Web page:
Will Garside and Matthew Burgess
The attack was made via a Trojan horse that was posted to security industry mailing list BugTraq.
The malicious code was disguised as an example of how to exploit BIND vulnerabilities. Anyone running the code inadvertently launched a denial of service attack on Network Associates' Web site.
NAI spokesman Doug Hurd commented: "We did have a lot of traffic pushed to our gateway last night, which we believe was a load-based DOS [denial of service] attack. This was detected by our systems and through contact with our ISP we stopped the bulk of the attack. Our network was never penetrated and during the attack we managed to gather information regarding the identities of those involved."
"We have no proof that the attack originated from the posting of the BugTraq list," continued Hurd, "although we cannot rule this out. BugTraq is a valuable service and we will continue to support it."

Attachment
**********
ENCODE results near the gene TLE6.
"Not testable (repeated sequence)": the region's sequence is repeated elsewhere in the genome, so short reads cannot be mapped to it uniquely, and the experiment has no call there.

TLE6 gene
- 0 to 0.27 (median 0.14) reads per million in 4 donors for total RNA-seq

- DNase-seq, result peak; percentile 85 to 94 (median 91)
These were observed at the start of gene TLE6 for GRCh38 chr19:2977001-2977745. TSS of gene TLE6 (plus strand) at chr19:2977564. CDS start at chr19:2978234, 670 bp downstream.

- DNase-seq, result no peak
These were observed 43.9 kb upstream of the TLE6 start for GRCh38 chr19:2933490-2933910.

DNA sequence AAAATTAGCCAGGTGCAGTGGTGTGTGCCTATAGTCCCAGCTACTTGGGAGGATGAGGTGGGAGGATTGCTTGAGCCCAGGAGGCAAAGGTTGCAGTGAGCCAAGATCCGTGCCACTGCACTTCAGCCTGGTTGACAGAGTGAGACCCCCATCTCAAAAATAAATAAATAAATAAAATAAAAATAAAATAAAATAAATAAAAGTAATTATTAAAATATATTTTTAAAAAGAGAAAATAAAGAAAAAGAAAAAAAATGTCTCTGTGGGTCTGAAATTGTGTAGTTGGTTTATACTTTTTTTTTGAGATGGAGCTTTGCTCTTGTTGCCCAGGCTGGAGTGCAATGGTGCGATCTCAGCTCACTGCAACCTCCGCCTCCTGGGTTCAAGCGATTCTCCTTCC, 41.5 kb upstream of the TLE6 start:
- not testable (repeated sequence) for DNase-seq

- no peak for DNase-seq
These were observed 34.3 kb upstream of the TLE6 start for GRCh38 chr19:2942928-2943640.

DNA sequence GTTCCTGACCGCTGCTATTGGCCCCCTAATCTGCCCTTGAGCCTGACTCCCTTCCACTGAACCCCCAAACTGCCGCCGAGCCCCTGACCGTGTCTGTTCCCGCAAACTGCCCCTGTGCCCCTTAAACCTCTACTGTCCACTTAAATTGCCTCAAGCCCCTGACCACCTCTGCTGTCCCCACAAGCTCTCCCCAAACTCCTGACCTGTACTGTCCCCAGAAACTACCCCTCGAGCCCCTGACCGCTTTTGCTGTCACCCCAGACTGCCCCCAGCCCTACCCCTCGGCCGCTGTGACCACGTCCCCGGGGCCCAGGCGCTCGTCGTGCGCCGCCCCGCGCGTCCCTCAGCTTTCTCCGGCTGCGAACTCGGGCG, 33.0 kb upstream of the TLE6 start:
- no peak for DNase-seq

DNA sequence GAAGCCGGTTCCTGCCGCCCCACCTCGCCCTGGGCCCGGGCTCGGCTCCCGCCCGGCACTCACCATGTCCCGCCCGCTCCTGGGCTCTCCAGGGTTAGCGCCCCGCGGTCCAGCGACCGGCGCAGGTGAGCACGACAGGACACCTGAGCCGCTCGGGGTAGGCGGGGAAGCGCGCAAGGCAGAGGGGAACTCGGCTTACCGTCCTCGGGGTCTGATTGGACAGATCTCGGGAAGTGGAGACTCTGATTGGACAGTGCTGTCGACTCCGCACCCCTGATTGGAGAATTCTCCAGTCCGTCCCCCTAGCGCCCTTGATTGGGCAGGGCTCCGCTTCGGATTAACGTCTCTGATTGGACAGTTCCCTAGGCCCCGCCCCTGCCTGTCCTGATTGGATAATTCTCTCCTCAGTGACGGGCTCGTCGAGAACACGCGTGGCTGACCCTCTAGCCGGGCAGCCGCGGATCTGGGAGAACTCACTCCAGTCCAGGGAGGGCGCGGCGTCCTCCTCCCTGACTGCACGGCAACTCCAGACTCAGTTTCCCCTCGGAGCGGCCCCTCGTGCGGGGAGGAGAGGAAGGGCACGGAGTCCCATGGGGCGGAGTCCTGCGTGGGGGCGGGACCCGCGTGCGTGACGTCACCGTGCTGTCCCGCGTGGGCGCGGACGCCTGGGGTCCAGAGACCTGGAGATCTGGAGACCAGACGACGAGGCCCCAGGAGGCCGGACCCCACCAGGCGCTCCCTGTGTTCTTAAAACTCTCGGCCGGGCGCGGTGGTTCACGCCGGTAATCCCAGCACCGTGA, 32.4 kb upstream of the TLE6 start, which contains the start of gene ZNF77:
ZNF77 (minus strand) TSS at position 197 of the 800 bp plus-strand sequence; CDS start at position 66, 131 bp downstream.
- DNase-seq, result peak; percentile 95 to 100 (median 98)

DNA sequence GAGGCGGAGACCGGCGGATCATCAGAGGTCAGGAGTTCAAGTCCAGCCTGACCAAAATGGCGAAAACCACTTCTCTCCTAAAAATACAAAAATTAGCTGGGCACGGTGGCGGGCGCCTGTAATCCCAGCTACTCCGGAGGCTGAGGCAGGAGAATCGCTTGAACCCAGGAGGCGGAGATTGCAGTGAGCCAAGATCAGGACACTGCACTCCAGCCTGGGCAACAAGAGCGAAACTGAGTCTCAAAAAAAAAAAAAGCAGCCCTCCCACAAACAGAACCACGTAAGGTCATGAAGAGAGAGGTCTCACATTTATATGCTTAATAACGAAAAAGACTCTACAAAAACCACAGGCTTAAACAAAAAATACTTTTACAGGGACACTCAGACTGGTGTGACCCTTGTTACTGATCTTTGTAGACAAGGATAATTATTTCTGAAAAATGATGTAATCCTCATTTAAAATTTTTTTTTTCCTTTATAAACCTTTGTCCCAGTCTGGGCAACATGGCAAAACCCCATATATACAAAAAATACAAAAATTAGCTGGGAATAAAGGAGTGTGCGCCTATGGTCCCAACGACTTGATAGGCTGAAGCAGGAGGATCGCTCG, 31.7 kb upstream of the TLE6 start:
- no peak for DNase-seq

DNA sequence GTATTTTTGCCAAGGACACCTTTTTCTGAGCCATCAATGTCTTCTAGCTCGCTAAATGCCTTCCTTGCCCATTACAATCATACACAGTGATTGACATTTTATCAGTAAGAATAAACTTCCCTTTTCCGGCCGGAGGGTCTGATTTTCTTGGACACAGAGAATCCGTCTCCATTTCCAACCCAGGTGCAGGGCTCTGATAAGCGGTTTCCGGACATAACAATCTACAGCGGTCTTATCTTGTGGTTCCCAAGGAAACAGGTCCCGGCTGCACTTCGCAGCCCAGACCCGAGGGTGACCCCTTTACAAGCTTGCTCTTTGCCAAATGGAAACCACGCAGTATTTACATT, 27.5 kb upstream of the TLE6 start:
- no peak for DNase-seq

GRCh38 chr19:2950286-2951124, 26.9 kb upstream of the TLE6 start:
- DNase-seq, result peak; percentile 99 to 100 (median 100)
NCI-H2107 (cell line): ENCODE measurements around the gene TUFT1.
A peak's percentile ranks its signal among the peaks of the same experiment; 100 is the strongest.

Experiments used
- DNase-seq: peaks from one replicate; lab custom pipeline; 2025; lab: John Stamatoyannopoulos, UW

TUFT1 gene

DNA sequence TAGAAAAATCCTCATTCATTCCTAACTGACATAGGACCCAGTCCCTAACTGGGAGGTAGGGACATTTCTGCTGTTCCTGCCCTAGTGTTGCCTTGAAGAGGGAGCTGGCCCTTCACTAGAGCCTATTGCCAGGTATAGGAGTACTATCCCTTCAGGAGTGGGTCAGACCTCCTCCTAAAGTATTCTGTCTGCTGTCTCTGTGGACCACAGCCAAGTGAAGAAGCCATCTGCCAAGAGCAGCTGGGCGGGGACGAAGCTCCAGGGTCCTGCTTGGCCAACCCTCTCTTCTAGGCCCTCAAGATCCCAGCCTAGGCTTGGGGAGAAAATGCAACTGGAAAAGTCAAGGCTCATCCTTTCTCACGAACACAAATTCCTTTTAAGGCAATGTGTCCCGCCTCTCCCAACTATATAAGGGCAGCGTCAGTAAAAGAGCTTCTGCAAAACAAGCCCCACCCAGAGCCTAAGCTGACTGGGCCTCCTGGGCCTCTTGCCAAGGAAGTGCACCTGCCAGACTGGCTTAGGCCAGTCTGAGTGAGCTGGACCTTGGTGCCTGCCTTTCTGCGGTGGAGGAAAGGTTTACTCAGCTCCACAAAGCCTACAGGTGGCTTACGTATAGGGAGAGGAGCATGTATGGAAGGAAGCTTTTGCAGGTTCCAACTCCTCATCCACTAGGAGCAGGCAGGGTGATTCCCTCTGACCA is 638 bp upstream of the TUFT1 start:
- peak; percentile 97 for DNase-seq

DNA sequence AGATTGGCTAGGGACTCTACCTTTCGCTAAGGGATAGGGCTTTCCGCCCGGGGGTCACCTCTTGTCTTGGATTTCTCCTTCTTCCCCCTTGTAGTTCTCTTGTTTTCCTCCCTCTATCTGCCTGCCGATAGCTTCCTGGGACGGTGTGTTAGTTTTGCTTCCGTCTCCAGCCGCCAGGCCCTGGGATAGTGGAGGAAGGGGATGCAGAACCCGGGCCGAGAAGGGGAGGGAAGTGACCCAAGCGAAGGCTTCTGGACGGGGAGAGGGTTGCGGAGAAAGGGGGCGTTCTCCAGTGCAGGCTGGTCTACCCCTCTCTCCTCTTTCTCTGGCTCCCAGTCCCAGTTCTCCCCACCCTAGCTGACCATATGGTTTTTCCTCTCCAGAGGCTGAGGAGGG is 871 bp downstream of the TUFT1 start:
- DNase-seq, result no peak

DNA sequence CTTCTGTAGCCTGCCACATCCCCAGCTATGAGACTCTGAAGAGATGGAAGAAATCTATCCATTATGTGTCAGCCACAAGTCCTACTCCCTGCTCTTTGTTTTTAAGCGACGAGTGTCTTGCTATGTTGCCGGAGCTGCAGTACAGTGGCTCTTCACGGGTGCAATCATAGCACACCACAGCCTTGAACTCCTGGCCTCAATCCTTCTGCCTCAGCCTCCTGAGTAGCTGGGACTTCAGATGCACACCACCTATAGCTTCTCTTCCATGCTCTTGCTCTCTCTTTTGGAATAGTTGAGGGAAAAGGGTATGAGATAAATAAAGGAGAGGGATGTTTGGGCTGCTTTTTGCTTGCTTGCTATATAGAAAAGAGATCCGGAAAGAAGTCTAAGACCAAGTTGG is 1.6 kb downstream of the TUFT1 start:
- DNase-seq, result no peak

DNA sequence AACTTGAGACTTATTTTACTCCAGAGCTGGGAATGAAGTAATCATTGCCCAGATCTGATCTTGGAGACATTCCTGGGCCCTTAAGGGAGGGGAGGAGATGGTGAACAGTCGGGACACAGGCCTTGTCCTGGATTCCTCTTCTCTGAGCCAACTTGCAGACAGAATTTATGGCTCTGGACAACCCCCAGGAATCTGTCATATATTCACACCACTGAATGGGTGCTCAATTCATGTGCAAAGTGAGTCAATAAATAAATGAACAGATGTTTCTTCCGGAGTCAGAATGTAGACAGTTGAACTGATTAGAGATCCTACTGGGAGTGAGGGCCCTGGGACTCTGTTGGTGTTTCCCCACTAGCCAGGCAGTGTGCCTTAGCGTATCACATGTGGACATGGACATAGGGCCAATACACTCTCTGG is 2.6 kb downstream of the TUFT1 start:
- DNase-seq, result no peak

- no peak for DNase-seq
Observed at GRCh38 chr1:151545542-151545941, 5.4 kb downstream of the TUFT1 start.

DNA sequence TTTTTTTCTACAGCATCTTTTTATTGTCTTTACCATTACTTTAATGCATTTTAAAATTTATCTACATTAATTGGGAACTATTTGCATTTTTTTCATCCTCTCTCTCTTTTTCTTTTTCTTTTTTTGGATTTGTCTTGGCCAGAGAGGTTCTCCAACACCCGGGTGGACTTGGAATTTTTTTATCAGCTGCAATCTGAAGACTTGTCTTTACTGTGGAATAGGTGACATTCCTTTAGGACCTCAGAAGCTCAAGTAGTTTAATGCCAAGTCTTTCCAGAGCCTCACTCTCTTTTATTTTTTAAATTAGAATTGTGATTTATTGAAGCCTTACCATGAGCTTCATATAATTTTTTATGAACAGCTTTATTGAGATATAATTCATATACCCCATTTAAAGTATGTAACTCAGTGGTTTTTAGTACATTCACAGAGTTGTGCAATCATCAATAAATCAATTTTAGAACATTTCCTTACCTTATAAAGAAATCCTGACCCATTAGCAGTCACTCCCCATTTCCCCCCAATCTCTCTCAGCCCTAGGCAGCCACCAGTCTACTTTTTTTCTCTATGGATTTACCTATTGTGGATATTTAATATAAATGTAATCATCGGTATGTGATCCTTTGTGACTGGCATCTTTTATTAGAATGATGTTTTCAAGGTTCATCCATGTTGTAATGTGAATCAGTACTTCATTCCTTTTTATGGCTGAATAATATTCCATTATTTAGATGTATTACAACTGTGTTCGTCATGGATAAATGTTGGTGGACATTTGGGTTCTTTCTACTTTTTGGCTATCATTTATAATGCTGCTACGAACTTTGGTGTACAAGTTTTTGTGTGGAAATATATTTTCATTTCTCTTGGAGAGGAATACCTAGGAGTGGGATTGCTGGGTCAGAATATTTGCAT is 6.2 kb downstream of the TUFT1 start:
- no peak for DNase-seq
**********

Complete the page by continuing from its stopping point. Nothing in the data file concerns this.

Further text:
Neil Barratt, technical director of Information Risk Management said:
"We have been waiting for the first person to exploit the BIND vulnerability so this is not a surprise. When this exploit was posted, we grabbed it and played with it - more people should have treated it with kid gloves and this is the result of these lapses. DOS is not difficult to do and this won't be the last DOS attack against a high profile target."
Gunter Ollman, principal consultant of Internet Security Systems speculates that NAI could already be tracking the culprit down:
"The Trojan was written in assembly code and the style that the code has been written in can often determine where it came from."